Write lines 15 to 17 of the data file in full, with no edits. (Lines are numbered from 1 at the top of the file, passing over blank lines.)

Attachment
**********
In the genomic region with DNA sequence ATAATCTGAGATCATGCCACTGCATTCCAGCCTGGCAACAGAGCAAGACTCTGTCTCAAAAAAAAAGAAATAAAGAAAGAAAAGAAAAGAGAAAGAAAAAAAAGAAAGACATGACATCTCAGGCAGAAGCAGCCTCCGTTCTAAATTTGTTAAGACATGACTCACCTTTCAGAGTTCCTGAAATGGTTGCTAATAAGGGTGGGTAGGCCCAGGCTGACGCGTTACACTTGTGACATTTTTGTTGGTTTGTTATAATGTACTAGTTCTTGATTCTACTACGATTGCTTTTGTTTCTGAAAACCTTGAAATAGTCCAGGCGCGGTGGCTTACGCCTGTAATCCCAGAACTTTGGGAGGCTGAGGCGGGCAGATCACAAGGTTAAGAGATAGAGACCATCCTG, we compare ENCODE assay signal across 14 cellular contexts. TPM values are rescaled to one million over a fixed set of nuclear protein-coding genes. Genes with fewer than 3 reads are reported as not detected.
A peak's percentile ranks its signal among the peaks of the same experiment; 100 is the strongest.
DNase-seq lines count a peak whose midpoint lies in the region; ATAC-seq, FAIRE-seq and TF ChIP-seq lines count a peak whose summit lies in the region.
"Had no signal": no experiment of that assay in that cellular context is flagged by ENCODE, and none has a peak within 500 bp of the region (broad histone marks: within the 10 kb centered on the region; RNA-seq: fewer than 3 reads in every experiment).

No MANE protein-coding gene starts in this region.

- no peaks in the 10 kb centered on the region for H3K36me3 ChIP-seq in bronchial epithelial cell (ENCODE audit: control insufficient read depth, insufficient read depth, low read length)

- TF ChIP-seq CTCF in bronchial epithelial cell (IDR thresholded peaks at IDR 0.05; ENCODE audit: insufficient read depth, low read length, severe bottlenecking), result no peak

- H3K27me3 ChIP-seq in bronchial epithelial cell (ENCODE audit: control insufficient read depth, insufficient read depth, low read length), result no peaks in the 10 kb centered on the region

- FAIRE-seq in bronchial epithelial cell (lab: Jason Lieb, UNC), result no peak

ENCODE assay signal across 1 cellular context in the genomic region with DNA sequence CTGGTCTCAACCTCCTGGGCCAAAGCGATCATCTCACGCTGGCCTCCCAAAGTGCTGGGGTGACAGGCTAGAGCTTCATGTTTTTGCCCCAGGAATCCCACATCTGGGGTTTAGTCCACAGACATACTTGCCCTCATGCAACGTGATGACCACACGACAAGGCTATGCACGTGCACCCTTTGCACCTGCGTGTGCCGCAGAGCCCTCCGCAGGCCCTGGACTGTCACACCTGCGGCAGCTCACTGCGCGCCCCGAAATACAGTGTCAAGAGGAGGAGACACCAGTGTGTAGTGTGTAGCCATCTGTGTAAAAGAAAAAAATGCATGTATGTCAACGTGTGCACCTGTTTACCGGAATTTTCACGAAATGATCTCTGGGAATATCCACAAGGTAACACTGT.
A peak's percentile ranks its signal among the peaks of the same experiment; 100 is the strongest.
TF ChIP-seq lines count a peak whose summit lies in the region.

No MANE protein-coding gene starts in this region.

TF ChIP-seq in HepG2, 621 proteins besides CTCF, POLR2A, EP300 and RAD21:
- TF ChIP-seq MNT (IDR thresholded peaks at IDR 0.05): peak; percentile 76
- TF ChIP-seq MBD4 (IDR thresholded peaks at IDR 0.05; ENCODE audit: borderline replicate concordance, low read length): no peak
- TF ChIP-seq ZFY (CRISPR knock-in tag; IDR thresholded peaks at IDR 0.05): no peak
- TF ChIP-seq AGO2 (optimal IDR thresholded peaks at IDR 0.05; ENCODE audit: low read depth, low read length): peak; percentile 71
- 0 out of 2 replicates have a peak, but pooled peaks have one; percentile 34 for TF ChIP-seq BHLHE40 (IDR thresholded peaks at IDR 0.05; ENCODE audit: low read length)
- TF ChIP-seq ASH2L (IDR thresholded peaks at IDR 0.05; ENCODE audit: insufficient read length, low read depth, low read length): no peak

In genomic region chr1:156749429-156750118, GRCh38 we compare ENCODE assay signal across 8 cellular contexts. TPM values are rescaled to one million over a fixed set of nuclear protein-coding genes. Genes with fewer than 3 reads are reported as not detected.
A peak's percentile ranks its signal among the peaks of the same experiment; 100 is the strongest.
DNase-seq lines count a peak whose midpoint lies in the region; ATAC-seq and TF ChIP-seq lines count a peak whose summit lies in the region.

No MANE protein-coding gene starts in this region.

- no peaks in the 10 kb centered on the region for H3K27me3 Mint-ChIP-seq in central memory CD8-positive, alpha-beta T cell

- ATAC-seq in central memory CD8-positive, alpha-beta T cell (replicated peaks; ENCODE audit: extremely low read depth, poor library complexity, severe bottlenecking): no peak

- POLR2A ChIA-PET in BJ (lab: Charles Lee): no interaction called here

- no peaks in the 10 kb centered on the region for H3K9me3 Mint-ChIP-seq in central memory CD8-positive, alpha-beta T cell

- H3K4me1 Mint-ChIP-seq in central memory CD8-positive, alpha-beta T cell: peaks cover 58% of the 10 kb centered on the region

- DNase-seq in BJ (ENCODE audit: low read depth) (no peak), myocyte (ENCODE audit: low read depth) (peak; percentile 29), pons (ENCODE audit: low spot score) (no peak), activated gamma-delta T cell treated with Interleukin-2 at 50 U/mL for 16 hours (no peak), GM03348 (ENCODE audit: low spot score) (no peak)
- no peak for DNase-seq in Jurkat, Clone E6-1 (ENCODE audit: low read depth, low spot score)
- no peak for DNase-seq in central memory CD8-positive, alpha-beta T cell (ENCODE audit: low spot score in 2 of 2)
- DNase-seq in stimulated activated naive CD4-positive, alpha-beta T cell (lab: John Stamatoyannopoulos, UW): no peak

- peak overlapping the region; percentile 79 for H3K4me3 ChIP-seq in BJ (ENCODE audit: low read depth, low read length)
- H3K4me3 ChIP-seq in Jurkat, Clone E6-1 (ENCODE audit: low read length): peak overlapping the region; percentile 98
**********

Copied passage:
- TF ChIP-seq MNT (IDR thresholded peaks at IDR 0.05): peak; percentile 76
- TF ChIP-seq MBD4 (IDR thresholded peaks at IDR 0.05; ENCODE audit: borderline replicate concordance, low read length): no peak
- TF ChIP-seq ZFY (CRISPR knock-in tag; IDR thresholded peaks at IDR 0.05): no peak